I said nothing at first, deciding exactly how to respond to his calling. One, I could run back to my aunt's cottage and make myself believe I hadn't witnessed his Herculean and sexy body in action; a total turn-on for me. Two, I could step forward, be a brave neighbor, willed to confront the stud, and introduce myself to the man. Or three, call out to him in a derogatory tone, starting shit with him.
Sadly, I chose option three and hollered in his direction, "None of your business! Who are you?"
He charged me, pounding through the woods. His handsome and muscular bulk moved steadily forward, lumbering quickly.
As the lumberjack pressed forward, heated and angry, fury on his rugged but sexy looking face, baring white teeth pointed like a wild cougar's, shoulders the size of a steel bridge, and meaty legs that pounced over one fallen tree trunk to the next, a little sprits of pee leaked out of my now-limp joint and ran down my right leg, into my shoe.
In defense, realizing my immediate death, I raised both arms and palms in the lumbering bear's direction. "Hold on! There's no need to overreact!"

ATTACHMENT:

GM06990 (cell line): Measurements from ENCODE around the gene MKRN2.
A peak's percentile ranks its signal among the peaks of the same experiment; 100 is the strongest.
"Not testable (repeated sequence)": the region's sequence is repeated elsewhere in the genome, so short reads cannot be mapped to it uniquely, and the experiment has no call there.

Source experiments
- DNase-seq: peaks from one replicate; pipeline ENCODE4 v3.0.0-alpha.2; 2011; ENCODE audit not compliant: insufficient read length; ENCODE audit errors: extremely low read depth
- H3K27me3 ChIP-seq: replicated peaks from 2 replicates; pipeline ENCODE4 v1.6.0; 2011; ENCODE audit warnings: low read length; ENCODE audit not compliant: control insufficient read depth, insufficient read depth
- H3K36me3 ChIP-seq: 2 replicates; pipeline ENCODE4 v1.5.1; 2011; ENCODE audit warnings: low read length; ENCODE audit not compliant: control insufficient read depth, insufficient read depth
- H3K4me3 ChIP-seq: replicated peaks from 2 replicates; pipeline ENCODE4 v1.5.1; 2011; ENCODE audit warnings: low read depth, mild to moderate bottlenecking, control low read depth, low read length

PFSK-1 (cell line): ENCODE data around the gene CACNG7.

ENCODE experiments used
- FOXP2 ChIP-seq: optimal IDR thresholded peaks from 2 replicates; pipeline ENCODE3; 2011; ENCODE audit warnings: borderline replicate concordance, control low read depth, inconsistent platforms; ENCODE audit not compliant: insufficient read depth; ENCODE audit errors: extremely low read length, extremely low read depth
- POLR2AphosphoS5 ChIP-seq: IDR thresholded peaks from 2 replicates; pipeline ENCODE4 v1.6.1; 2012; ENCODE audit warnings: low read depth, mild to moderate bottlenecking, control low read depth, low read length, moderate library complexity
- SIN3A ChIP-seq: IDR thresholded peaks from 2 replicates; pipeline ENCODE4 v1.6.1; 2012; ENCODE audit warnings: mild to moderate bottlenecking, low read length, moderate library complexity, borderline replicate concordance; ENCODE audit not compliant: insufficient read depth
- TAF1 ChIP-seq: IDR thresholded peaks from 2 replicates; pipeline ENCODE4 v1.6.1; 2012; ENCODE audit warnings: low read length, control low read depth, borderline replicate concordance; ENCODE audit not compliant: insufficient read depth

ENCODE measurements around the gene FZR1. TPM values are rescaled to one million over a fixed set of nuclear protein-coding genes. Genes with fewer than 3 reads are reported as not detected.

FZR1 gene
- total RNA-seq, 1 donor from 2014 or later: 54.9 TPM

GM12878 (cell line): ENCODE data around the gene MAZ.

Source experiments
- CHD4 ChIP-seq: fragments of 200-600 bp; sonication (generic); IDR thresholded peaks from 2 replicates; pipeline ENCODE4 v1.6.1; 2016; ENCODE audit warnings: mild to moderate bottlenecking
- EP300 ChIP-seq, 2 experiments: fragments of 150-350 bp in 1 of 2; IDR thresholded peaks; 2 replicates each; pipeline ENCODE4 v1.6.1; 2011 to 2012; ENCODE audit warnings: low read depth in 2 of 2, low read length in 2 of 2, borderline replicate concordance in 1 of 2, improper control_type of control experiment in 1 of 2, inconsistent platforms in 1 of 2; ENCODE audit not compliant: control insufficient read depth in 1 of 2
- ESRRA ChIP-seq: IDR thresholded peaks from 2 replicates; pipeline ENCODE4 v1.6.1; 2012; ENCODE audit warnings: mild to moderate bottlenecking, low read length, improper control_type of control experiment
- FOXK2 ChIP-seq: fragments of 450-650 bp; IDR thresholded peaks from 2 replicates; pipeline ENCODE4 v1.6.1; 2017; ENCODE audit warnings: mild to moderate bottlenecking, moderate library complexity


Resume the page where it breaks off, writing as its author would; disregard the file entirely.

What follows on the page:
The big and beautiful stranger stopped approximately six feet in front of me; a blue-glint of fury raged in his eyes. I couldn't take my intoxicated gaze off his sweaty and hairy chest, or his handsome face. Rugged seemed too harsh of a word to describe him since he resembled a beautiful, Hollywood screen star: good cheek bones, pump-pink lips, commercial-worthy hair. But the description sufficed for the time being, before he decided to murder me, probably having the thought of burying me nearby.
Sweat clung to his brow and his sizeable chest heaved. The thick veins in his bar-like arms that crossed over his biceps thumped with blood and testosterone. His eyes flickered an angry blue that reminded me of a wishing well's pool of water following a thunderstorm: spirited, tarnished, alluring, dangerous and evil. The look on his chiseled face clearly explained that he wanted to smash my face in with one of his fists, or both.
The bear didn't touch me, blowing my mind. Rather, he stood over me, huffing, shielding me from the autumn's dull sun that hung behind his head and sprawling back, shadowing my frame. The top of my head barely reached his chin, which clearly defined his height. He ground his teeth together and growled, "What do you want?"
"I'm a best-selling writer and need some quiet. I'm trying to finish my third book. You're chopping is a distraction. I can't write because of you."
"Writer…chopping…distraction," he repeated, shaking his head.
"Good to know you're listening to me." I pointed to his right at the fallen logs behind him. "Any way you can save your lumberjack activity for another day? I'm trying to get through chapter three. Be a pal and give your chopping a break."
"Anyway you can kiss my ass?"